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“Some of the most truthful and useful words on [happiness] to be published in recent years . . . A marvellous synthesis of good sense, which would make a bracing detox for the self-help junkie.” —Julian Baggini, The Guardian
“The Antidote is a gem. Countering a self-help tradition in which ‘positive thinking’ too often takes the place of actual thinking, Oliver Burkeman returns our attention to several of philosophy’s deeper traditions and does so with a light hand and a wry sense of humor. You’ll come away from this book enriched—and, yes, even a little happier.” —Daniel H. Pink, author of Drive and A Whole New Mind
“Quietly subversive, beautifully written, persuasive, and profound, Oliver Burkeman’s book will make you think—and smile.” —Alex Bellos, author of Here’s Looking at Euclid
“Addictive, wise, and very funny.” —Tim Harford, author of The Undercover Economist
“What unites [Burkeman’s] travels, and seems to drive the various characters he meets, from modern-day Stoics to business consultants, is disillusionment with a patently false idea that something as complex as the goal of human happiness can be found by looking in a book . . . It’s a simple idea, but an exhilarating and satisfying one.” —Alexander Larman, The Observer
“This is an excellent book; Burkeman makes us see that our current approach, in which we want happiness but search for certainty—often in the shape of material goods—is counterproductive.” —William Leith, The Telegraph
“Fascinating . . . After years spent consulting specialists—from psychologists to philosophers and even Buddhists—Burkeman realised they all agreed on one thing: . . . in order to be truly happy, we might actually need to be willing to experience more negative emotions—or, at least, to learn to stop running so hard from them.” —Mandy Francis, The Daily Mail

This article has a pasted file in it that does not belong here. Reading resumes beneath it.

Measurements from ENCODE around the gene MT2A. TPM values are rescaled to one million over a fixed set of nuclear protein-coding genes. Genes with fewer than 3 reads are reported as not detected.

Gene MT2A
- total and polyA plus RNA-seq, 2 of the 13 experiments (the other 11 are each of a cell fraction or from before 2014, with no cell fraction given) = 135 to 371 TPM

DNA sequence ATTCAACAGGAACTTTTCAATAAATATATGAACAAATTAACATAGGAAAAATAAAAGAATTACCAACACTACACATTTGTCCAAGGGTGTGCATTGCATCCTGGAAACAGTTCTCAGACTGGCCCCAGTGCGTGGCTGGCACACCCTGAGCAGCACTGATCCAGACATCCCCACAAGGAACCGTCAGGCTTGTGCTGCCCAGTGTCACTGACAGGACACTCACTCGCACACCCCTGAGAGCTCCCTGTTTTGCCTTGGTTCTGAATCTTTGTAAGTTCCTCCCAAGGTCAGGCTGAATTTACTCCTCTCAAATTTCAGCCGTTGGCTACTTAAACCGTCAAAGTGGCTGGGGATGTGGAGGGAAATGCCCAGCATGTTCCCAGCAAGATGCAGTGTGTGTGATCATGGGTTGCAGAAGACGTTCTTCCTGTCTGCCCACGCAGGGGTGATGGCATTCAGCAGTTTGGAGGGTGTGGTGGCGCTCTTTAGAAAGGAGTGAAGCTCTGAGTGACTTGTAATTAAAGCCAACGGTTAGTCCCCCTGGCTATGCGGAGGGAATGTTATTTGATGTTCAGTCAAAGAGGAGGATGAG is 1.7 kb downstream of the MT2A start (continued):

“Splendid . . . Readable and engaging.” —British Chief Rabbi Jonathan Sacks, The Times (London)
I found the book very entertaining and well written.
In this book, Oliver Burkeman Makes the case that the traditional ways of seeking happiness actually tend to backfire and offers counterintuitive alternatives.
If, like most of us, you're thinking that you just don't get how positive thinking works this book will help you to understand why.
taking a different view to modern obsession with positive thinking ...writer comes on top and makes you re-evaluate your thinkingPublished 2 days ago by sanjeeva Abeysinghe
fantastic. humorous, insightful, incredibly well-researched, and an entertaining/educational read.Published 10 days ago by rachbick
It is a great book challenging convincingly most of self-improvement books with empty slogans of "No such thing as impossible".Published 13 days ago by naser
Great book for someone with my not so positive yet happy personality.Published 21 days ago by Thomas E. Smiley
To answer my own question, I'd say YES the Antidote does provide a cure. If you view lofty, over-promising self help books as detrimental to your health, then The Antidote provides... Read morePublished 21 days ago by Glenn Simon Inc
A brilliant perspective. I throughly enjoyed reading it. Diverse and multidimensional research results well presented and the author's own insights are wise and inspiring. Read morePublished 1 month ago by Ilkka Kakko
I borrowed this book from the library and after reading the first two chapters, purchased it - convinced that it would find a place of pride in my own library. Read morePublished 1 month ago by dsp108